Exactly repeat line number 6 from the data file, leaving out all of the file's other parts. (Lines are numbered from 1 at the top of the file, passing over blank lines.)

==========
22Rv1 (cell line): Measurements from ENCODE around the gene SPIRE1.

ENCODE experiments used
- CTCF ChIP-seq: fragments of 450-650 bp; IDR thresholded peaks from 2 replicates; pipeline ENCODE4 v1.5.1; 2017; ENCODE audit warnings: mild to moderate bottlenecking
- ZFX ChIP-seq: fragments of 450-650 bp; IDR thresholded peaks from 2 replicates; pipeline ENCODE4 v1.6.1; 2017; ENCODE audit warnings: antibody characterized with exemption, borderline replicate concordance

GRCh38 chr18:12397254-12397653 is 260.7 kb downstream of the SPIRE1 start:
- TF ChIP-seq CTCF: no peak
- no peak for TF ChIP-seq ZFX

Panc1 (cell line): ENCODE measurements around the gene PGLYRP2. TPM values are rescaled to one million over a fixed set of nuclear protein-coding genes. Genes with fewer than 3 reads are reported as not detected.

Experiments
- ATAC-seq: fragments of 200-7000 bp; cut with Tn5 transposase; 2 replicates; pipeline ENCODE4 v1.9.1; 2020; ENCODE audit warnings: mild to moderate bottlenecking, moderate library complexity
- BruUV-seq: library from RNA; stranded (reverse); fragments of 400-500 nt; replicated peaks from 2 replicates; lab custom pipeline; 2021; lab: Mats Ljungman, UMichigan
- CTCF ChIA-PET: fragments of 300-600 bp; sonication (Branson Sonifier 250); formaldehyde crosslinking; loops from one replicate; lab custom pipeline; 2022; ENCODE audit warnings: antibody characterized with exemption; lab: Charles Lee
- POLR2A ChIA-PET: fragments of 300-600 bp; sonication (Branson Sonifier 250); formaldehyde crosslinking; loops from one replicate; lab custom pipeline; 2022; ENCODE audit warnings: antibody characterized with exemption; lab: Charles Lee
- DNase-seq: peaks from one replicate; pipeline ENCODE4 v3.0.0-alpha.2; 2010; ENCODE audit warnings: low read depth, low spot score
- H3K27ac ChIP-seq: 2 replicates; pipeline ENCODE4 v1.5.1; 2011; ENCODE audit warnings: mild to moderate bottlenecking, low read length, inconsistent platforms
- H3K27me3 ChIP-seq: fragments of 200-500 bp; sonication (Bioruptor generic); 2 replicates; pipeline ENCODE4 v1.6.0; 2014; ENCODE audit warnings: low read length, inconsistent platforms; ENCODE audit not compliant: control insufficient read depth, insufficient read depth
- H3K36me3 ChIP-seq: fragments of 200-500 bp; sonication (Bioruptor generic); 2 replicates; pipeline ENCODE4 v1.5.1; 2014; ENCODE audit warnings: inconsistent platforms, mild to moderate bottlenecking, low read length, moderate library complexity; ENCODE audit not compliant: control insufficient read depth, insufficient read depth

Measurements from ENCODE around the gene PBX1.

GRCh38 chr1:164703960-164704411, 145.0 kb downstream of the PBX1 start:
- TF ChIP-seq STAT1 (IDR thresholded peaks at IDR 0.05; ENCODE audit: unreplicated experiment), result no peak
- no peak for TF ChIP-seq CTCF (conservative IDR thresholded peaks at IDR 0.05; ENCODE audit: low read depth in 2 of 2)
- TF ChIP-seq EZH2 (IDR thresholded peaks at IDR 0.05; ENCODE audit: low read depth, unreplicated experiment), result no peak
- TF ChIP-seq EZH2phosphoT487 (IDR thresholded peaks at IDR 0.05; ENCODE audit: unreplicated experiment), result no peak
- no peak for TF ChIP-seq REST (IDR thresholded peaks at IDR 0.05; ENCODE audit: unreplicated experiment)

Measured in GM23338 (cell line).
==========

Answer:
- TF ChIP-seq CTCF: no peak